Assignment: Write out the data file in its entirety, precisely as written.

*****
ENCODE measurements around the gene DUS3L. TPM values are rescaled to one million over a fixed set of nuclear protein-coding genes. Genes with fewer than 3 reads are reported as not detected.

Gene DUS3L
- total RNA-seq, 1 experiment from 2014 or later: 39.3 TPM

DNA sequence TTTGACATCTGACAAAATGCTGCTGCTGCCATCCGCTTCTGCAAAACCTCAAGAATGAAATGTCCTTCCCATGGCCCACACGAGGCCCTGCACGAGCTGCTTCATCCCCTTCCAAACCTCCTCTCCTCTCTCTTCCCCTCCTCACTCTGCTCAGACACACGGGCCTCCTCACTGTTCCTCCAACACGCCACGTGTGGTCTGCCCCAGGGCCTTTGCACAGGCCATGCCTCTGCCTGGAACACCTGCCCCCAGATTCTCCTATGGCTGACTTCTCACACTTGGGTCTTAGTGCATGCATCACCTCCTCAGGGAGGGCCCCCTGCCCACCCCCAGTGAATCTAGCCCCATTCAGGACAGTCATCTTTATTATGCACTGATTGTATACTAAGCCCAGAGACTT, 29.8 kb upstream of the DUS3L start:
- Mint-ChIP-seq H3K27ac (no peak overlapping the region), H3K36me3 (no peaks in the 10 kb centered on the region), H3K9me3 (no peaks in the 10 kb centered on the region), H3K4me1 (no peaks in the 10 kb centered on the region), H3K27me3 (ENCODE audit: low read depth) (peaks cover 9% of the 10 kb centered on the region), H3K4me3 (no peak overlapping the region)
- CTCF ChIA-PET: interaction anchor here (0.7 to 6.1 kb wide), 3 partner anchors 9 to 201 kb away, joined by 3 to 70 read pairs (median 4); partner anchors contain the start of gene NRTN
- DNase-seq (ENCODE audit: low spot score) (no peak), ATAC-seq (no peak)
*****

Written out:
ENCODE measurements around the gene DUS3L. TPM values are rescaled to one million over a fixed set of nuclear protein-coding genes. Genes with fewer than 3 reads are reported as not detected.

Gene DUS3L
- total RNA-seq, 1 experiment from 2014 or later: 39.3 TPM

DNA sequence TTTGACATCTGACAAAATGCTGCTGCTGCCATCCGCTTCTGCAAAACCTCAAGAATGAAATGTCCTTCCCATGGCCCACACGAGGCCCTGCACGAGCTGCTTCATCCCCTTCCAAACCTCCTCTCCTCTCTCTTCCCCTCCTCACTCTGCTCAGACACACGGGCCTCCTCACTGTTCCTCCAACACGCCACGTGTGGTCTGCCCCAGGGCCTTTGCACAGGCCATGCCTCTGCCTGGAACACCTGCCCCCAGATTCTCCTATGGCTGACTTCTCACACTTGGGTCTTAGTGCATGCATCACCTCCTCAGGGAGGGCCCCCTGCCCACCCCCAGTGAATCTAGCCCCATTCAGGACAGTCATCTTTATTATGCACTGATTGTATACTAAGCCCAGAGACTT, 29.8 kb upstream of the DUS3L start:
- Mint-ChIP-seq H3K27ac (no peak overlapping the region), H3K36me3 (no peaks in the 10 kb centered on the region), H3K9me3 (no peaks in the 10 kb centered on the region), H3K4me1 (no peaks in the 10 kb centered on the region), H3K27me3 (ENCODE audit: low read depth) (peaks cover 9% of the 10 kb centered on the region), H3K4me3 (no peak overlapping the region)
- CTCF ChIA-PET: interaction anchor here (0.7 to 6.1 kb wide), 3 partner anchors 9 to 201 kb away, joined by 3 to 70 read pairs (median 4); partner anchors contain the start of gene NRTN
- DNase-seq (ENCODE audit: low spot score) (no peak), ATAC-seq (no peak)